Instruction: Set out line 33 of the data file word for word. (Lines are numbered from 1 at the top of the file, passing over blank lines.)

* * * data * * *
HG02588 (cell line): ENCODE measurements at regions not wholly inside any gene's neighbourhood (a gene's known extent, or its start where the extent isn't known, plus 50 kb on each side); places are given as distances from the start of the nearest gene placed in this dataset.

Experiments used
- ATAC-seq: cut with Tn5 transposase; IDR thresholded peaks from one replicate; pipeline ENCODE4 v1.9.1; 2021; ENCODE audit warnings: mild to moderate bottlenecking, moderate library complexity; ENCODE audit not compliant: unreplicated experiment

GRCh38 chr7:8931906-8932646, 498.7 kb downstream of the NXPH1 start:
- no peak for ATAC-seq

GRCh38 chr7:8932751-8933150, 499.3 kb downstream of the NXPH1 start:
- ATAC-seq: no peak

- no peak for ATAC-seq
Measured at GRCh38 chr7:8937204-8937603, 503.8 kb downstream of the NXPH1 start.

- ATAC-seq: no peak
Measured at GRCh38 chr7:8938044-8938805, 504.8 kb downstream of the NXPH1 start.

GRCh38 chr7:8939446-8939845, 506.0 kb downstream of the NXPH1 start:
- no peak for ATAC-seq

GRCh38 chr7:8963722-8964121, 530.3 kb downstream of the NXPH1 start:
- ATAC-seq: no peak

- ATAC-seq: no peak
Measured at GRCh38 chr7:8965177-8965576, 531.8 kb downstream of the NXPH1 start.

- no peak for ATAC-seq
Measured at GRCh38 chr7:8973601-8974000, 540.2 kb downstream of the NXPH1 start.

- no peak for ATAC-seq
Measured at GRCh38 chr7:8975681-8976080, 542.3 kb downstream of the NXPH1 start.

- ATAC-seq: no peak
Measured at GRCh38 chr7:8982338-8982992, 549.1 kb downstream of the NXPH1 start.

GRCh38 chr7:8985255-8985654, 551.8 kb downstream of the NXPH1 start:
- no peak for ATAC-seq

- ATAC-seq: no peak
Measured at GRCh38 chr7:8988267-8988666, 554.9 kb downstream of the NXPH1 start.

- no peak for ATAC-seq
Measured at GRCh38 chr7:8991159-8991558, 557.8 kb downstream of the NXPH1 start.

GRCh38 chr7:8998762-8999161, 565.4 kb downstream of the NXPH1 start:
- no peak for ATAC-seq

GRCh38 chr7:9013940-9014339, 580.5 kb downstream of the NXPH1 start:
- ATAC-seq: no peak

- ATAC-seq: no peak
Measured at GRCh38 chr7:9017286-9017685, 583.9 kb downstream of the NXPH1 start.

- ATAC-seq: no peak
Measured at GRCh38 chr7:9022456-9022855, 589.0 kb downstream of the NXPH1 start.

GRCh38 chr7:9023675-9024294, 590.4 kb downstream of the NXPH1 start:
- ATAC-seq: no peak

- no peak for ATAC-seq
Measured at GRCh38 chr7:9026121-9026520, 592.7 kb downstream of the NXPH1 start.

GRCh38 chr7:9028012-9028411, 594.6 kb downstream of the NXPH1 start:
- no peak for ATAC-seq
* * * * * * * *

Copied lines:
- ATAC-seq: no peak